Master emotional intelligence
Emotions can easily get the best of us. Even adults struggle to step outside their feelings to make good decisions. It’s a difficult skill to master, but once kids gain the ability to control their emotions and express them effectively, they’ll be happier.
Kids (and adults) with emotional intelligence are more resilient than those who struggle managing their emotions. They also achieve more difficult goals, develop strong relationships, avoid and defuse conflicts more easily, and reduce their risk of stress and anxiety.
So how do you teach kids emotional intelligence? It starts with naming their emotions. Foster an environment where emotions aren’t stifled. Let kids express their emotions appropriately. And teach them coping mechanisms, like these super simple grounding strategies.
Develop a strong sense of community
Every parent wants their kids to be contributing members of society. The best way to do that is to make them feel needed and valued. Encourage kids to take part in their community, whether that be in your own home with your immediate family, or your larger neighborhood or city.
In addition to making contributions to society, help kids understand that their actions have consequences for society as well. Kids who understand their impact tend to make better choices.
How do you develop a sense of community? It starts in your home. Give your kids jobs (chores or family contributions) that they need to do in exchange for living within your little community. Even the littlest kids can fold washcloths and match socks! And slowly increase your child’s circle of responsibility. Eventually, you could encourage them to volunteer at the local animal shelter or food pantry. Once they get involved, they will naturally see the consequences of their actions (or inactions) on the world around them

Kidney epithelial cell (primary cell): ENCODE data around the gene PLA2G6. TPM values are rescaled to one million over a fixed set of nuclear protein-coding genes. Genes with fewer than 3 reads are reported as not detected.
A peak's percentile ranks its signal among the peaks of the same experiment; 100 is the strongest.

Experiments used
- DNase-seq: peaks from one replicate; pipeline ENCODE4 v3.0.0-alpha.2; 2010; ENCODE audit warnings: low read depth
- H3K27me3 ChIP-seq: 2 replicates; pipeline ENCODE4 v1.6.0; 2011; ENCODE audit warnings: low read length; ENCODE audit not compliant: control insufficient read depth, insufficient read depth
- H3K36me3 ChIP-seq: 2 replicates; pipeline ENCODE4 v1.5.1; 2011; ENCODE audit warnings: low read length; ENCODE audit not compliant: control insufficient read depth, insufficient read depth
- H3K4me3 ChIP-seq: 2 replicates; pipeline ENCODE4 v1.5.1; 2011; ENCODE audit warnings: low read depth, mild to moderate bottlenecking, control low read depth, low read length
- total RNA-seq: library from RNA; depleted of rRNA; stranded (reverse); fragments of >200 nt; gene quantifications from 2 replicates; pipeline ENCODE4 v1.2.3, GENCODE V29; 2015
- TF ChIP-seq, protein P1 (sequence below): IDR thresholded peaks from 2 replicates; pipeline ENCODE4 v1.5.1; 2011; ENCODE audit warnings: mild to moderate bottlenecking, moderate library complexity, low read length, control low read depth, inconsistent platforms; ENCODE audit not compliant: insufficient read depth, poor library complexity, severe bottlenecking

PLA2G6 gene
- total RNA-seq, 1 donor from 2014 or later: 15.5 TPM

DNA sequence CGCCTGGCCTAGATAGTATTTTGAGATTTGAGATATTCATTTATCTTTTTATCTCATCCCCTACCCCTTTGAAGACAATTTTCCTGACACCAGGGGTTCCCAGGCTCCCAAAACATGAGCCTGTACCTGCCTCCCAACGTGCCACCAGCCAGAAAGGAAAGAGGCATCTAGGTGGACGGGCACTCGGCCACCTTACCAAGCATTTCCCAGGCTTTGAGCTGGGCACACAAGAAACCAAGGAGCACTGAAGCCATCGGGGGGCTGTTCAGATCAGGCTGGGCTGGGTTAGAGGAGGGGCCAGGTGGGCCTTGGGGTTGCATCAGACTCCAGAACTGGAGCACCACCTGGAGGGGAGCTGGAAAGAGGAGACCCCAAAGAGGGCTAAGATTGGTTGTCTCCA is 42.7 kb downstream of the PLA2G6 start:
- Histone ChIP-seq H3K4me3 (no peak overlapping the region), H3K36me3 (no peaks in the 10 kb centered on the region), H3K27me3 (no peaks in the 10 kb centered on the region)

Master communication skills
Kids who can express themselves clearly are much better off for a number of reasons. First, they feel less stress and anxiety over not being understood. Second, they feel like a valued member of the family because their thoughts and feelings are heard and understood.
It’s important to note that communication skills include listening skills. Children need to know how to listen and actually hear the people they are communicating with. Studies show that kids with above average communication skills do better in school, experience fewer conflicts with peers, and are generally better friends.
The absolute best way to teach kids to communicate effectively is to model excellent communication skills. Your kids will imitate your behavior! If you yell and talk over your spouse or partner, your kid’s will do the same. If you can resolve conflicts without raising your voice, your kids are much more likely to solve problems in a calm voice as well.
Sometimes it’s easier to solve problems for your kids rather than to let the consequences play out. But when we intervene, kids are not learning valuable lessons. You don’t want to be that helicopter mom who finds herself calling college professors about poor grades.
Practice using related, logical consequences with your kids so they learn how to function as adults. Better yet, let the natural consequences play out. For example, if your middle schooler repeatedly leaves homework on the dining table, stop driving it up to school on your lunch break. A couple missed assignments will probably be enough for them to remember their homework (or at least set up a system to help them remember).
Want to create highly effective consequences for your kids? Check out our guide to consequences, including a free workbook to help you create custom consequences for your kids.
Foster a deep sense of intrinsic motivation